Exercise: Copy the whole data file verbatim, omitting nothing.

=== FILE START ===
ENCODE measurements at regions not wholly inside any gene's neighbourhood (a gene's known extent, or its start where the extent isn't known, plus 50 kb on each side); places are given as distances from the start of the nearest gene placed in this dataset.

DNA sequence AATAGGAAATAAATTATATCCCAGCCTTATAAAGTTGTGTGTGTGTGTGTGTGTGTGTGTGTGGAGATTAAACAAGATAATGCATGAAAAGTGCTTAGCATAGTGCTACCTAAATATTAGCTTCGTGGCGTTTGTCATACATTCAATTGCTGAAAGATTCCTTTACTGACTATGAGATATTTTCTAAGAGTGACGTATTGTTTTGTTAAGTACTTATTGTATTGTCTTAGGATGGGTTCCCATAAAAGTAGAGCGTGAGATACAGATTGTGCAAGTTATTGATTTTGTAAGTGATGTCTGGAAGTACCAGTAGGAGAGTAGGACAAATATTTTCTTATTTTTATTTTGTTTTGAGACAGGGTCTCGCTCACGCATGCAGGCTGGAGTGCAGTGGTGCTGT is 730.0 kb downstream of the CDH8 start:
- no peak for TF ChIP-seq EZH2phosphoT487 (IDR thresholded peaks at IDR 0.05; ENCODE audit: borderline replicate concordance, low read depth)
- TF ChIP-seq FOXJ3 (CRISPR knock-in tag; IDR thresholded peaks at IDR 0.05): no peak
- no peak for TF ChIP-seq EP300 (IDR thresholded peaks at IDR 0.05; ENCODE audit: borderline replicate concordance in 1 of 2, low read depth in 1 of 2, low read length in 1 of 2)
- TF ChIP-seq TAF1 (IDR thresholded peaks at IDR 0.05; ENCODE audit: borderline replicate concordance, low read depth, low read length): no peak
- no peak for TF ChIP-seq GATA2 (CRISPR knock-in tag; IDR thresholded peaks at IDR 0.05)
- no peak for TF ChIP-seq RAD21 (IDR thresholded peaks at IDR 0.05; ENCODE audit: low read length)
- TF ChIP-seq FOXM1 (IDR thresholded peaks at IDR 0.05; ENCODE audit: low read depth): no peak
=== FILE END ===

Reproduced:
ENCODE measurements at regions not wholly inside any gene's neighbourhood (a gene's known extent, or its start where the extent isn't known, plus 50 kb on each side); places are given as distances from the start of the nearest gene placed in this dataset.

DNA sequence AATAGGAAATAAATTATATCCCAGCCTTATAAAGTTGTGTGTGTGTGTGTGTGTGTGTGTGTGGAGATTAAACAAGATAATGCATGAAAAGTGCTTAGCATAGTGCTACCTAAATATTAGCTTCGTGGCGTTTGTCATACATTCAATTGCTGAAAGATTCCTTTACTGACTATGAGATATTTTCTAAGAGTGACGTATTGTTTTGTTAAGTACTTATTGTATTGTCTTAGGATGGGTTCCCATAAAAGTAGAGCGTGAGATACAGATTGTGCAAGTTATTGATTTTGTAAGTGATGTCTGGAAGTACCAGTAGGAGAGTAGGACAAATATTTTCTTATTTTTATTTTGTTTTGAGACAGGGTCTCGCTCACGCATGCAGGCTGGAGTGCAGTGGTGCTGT is 730.0 kb downstream of the CDH8 start:
- no peak for TF ChIP-seq EZH2phosphoT487 (IDR thresholded peaks at IDR 0.05; ENCODE audit: borderline replicate concordance, low read depth)
- TF ChIP-seq FOXJ3 (CRISPR knock-in tag; IDR thresholded peaks at IDR 0.05): no peak
- no peak for TF ChIP-seq EP300 (IDR thresholded peaks at IDR 0.05; ENCODE audit: borderline replicate concordance in 1 of 2, low read depth in 1 of 2, low read length in 1 of 2)
- TF ChIP-seq TAF1 (IDR thresholded peaks at IDR 0.05; ENCODE audit: borderline replicate concordance, low read depth, low read length): no peak
- no peak for TF ChIP-seq GATA2 (CRISPR knock-in tag; IDR thresholded peaks at IDR 0.05)
- no peak for TF ChIP-seq RAD21 (IDR thresholded peaks at IDR 0.05; ENCODE audit: low read length)
- TF ChIP-seq FOXM1 (IDR thresholded peaks at IDR 0.05; ENCODE audit: low read depth): no peak